- Hofstra Pride - December 11, 2016 - 3:00 PM EST - Barclays Center, Brooklyn, N.Y. - ESPN
Wow, what a night in Newark.
Big Blue Nation, I’m going to let you in on a little secret: I was nervous and anxious Thursday night as I got to the arena for the NBA Draft. I wasn’t worried about where our players were going or if they were going to get drafted, but I couldn’t help but be excited for our guys.
When we talk about a players-first program, we’re talking about nights like last night. Everything we do is to help these young men realize and reach their dreams.
Not only did we do that last night, we changed the lives of the families of those six young men. Those families will never be the same after Thursday. Yeah, we’re trying to hang banners and compete for championships every year, but in a players-first program, it’s about helping those young men pursue their dreams and helping them create new lives for their mothers, their fathers, their brothers and their sisters.
When I saw the looks on the faces of Anthony’s and Michael’s parents, I knew we did that.
After Thursday night, every full-time starter and every sixth man we’ve had at Kentucky has gone on to the NBA. Think about that. But as proud as I am of three No. 1 picks in the last five years, I’m just as proud of players like Darius Miller, Josh Harrellson, DeAndre Liggins or even Eric Bledsoe who developed into outstanding prospects. We are talking about 15 players – 15 families – who have come to the University of Kentucky and left in better shape.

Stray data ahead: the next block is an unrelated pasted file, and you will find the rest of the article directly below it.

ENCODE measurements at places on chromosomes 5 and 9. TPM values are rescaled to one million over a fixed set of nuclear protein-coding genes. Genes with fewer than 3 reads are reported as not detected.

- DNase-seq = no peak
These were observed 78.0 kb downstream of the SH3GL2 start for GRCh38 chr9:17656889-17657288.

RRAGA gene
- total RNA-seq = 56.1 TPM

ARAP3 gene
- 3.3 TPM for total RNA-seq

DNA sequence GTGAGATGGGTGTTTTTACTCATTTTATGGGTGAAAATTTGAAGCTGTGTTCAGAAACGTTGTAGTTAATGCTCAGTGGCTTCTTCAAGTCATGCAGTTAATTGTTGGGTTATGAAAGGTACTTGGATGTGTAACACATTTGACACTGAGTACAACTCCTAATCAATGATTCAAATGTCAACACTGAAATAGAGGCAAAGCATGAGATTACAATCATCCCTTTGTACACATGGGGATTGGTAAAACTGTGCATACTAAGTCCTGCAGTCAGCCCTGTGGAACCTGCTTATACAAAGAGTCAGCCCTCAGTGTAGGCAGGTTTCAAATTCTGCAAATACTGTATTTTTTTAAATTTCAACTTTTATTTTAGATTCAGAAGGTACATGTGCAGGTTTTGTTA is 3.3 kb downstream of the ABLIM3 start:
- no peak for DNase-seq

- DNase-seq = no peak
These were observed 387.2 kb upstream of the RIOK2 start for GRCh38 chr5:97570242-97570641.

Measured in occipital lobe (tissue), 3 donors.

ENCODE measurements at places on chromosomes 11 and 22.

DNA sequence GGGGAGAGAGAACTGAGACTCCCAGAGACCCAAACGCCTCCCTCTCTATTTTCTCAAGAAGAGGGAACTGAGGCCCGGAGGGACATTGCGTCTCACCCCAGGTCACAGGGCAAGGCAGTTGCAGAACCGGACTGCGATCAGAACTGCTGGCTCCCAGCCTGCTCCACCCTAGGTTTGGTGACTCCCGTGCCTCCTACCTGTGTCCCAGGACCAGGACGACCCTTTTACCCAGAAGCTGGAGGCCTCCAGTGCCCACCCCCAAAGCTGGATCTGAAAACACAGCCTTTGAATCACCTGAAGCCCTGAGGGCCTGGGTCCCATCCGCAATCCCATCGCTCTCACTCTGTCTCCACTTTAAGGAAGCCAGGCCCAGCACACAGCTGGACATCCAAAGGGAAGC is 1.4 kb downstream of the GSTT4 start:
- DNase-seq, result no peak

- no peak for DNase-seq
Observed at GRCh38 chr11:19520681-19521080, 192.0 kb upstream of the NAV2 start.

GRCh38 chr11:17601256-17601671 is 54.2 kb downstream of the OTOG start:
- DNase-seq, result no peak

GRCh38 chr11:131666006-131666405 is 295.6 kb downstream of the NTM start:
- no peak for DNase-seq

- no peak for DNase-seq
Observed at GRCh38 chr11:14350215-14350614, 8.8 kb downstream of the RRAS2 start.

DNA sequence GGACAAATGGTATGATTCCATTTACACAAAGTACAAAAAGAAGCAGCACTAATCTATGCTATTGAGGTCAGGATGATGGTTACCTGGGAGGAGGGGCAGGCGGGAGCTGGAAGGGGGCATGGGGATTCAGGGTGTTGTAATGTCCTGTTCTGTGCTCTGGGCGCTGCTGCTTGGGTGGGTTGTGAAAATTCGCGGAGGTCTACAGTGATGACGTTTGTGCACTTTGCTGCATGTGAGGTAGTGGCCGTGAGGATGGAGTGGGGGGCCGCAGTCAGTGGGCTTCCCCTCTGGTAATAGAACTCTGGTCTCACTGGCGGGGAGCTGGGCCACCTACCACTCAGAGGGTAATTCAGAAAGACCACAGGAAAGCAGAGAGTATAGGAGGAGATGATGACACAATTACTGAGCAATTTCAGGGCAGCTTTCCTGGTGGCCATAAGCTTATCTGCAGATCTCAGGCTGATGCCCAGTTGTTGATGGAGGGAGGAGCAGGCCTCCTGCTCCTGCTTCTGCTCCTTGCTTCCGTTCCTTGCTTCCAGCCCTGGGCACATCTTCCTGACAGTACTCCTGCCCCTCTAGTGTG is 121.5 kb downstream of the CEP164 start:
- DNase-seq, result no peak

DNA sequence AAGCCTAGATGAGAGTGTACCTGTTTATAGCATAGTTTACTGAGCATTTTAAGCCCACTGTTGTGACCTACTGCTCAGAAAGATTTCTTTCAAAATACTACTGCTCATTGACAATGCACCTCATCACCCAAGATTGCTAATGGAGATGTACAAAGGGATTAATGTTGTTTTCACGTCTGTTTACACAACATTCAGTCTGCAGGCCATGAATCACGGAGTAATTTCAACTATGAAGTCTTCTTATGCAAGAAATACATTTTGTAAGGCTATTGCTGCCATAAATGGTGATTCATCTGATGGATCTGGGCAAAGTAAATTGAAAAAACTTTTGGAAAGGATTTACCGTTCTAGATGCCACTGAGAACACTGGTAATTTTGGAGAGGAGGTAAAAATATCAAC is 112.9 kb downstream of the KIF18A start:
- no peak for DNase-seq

Not all of them leave after one year. Some of them leave after two, some after three, and we’ve had others that leave after four. The bottom line is it’s a players-first program and they leave on their terms.
Why can’t you get an education, win a championship and go to the NBA on your own terms? Why can’t it be done? We’re proving it can.
Yes, we’re doing it on the court and in the green room, but we’re also doing it in the classroom. We had 10 players this last semester with a 3.0 average or better. Darius Miller and Eloy Vargas graduated, joining Ramon Harris, Perry Stevenson, Mark Krebs and Josh Harrellson as four-year graduates. Patrick Patterson got his degree in three years.
We’re setting standards for young people. It’s not just about the program. It’s not about me. It’s about those young men. I didn’t go 1-2 in the draft.
What I don’t understand is, why is it exciting when other programs have underclassmen leave early and make it in the NBA, but when we do it it’s the end of college athletics as we know it? This isn’t about being a minor-league system for the NBA. It’s about being dream makers. It’s about changing cycles in families’ lives. It’s about preparing these young people for life after basketball.
A couple years ago I said it was the biggest day in Kentucky basketball history when we had five players selected in the first round for the first time in NBA history. Some of you didn’t like that, but look what it did for us. We won the national championship this year because we’ve made this program about those kids. We continued that Thursday night by putting another six guys in the league, the first time six players have been picked in the same draft in the two-round format.
When I took this job, I said I wanted this program to be the gold standard, but I also said I wanted every kid to grow up dreaming of playing for Kentucky. We may not be there yet, but we’re darn close after Thursday. Thursday night was another step in that direction.
How my foundation operates and why we’re starting one in Kentucky